Brew Day: Dundalk Irish Heavy (British Strong Ale)

At Homebrew Con Northern Brewer, being the largest homebrew supplier in the country had a huge setup. They had a ton of swag they were giving away, were running daily raffles, and were giving away recipe kits. When we stopped by their booth on Friday they had three of their Big Mouth Bubbler fermenters set up in a row, and were giving away kits to anyone who could throw three consecutive rubber bungs in into the fermenters.

When it was my turn I sank my first bung, and barely missed with my next two tosses. Somewhat disappointed, I took a look at the huge stack of kits to see exactly what I had missed out on. I saw it was their Dundalk Irish Heavy, I told one of the reps working the booth, “Ahh the Dundalk, I really wanted to try that one”. That was true by the way. I had seen the kit on their website and thought the recipe was interesting. Without saying a word the rep smiled and handed me the box.

This occurred in the middle of the afternoon. Not wanting to leave the convention center I carried around that box all day. I managed to just fit it inside one of those drawstring backpacks I had gotten from the BeerSmith booth. After awhile the the box became increasingly awkward and heavy. A small price to pay for five gallons of free beer.

“Irish Heavy” isn’t a style. I rigorously researched for several minutes to see if it was perhaps a rare of obscure style that wasn’t included in the latest BJCP Guidelines. Looking at the recipe closely it sounded a lot like an English Winter Warmer which falls into the British Strong Ale category. In contrast to American beers with the “winter warmer” moniker like Harpoon’s version, English winter beers are not spiced. Samuel Smith’s Winter Welcome is one of my favorites, and locally Shipyard Prelude and Geary’s HSA are solid examples of the style.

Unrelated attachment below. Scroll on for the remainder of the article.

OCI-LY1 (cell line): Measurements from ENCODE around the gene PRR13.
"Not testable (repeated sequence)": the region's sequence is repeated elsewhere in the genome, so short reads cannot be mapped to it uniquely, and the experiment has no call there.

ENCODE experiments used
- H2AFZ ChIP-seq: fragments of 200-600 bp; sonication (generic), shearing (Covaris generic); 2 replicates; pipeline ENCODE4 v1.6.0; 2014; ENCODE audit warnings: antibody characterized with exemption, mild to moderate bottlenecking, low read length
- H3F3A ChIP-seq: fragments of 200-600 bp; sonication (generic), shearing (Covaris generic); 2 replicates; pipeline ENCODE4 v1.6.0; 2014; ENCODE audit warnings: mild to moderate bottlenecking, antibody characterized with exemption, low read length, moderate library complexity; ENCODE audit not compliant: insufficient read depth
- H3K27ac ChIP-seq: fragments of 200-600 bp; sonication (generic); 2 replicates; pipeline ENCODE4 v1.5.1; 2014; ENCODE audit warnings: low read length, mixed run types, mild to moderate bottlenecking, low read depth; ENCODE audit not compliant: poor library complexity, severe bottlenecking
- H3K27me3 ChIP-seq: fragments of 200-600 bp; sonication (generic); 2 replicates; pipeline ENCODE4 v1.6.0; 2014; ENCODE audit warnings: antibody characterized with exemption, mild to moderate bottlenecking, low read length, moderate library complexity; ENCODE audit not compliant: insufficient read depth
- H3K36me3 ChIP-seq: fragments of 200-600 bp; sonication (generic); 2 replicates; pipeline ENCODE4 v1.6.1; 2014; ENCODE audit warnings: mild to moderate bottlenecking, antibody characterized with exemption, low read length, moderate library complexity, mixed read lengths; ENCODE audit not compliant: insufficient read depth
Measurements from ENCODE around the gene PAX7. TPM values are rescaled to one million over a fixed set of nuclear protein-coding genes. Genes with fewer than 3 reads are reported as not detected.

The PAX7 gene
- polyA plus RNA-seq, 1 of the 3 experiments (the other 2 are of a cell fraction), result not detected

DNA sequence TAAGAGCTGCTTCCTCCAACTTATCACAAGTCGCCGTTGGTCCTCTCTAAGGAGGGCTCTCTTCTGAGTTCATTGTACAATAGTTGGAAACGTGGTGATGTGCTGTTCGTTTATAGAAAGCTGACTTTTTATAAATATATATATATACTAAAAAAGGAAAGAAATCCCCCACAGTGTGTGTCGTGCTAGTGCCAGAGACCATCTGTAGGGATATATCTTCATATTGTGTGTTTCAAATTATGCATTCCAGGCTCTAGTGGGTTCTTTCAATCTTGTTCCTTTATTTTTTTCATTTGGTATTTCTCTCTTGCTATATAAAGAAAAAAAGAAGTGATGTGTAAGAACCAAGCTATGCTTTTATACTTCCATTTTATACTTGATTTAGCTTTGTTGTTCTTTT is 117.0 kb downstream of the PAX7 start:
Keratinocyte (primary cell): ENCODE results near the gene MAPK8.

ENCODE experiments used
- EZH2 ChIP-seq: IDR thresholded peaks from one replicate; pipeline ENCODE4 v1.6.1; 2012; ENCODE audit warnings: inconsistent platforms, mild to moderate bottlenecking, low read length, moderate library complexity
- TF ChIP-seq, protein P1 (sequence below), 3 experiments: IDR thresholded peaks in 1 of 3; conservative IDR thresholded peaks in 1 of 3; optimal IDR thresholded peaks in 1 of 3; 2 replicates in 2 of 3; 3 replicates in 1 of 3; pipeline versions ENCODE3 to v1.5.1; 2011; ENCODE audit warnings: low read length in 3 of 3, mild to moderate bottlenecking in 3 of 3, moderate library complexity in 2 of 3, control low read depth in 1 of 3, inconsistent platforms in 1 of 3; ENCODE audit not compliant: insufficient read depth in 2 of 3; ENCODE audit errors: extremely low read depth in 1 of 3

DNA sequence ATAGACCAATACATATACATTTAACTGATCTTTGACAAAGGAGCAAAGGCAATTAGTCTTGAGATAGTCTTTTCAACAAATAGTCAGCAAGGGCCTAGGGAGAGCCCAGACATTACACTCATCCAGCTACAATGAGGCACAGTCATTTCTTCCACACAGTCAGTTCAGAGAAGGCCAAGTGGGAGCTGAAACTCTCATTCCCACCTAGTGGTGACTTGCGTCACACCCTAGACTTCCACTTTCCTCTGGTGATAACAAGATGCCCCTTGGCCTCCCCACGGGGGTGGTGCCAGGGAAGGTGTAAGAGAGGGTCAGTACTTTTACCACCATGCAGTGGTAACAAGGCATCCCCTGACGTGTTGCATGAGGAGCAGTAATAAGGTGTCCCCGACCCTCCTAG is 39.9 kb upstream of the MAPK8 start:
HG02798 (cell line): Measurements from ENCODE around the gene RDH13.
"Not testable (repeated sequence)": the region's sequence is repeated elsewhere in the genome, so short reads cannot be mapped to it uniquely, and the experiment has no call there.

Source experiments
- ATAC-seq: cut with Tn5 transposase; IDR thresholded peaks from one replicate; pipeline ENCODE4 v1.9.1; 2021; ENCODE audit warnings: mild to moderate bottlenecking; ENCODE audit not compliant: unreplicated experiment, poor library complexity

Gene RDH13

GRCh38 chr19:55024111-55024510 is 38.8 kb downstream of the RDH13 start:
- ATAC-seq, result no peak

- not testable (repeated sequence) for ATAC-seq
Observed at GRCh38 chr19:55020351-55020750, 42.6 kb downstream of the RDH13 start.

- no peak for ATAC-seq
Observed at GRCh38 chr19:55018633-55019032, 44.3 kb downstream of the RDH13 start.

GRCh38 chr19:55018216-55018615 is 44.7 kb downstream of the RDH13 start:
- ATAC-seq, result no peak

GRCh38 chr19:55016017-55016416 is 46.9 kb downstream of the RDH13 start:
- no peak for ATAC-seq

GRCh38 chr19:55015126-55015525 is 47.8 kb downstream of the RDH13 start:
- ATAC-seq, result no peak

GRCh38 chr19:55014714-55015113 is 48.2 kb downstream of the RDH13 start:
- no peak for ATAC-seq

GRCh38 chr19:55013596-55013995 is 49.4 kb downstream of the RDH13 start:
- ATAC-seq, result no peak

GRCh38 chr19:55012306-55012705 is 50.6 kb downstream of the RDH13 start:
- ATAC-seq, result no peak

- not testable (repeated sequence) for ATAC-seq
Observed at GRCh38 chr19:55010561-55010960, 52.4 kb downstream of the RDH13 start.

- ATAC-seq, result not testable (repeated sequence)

While the grist is essentially a scaled up Irish Red, the instructions call for English Yeast. Specifically it calls for White Labs WLP002 or Wyeast 1968, both of which are rumored to be the Fullers strain. I would have used the suggested yeast, but I was able to get some expired Wyeast 1187 Ringwood Ale yeast for free. Expired yeast is perfectly good, it just requires building a bigger yeast starter. Other than the malt extract I used to make my starter wort, this entire batch didn’t cost me a dime.

Like WLP002, Ringwood Ale is “highly flocculent and rapidly fermenting”. I also harvested some extra yeast from my starter for future use. I think I might try another batch of Alan’s Stepchild. I might also try it in my next batch of Pugnacious Pete’s.

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I took advantage of the easy extract brew day to catch up on a few other beer related tasks. I made and bottled another three gallons of starter wort. I used some of the starter wort to make a yeast starter for the 2016 version of Pa’s Lager.

I also finally racked Dawson’s Kreik onto the cherry puree. I was waiting to buy a new siphon and tubing so I would have separate equipment for sour beer and for clean beer. I used my six gallon glass carboy that had been holding Dawson’s Kreik to ferment the Dundalk. I soaked it with a PBW solution, brushed it, examined it, brushed the tiny spots I missed the first time, rinsed it, and sanitized it three times to be as sure as I possibly could be that none of the bugs from Dawson’s Kreik made it into the Dundalk.



After pitching my starter fermentation took off quickly, before lagging after a couple of days. I looked at the temperature on my fermenter and it was down to 64F.  After swirling the carboy to bring some of the yeast back into suspension, and moving the carboy to a warmer location in my apartment the airlock started to bubble steadily again.

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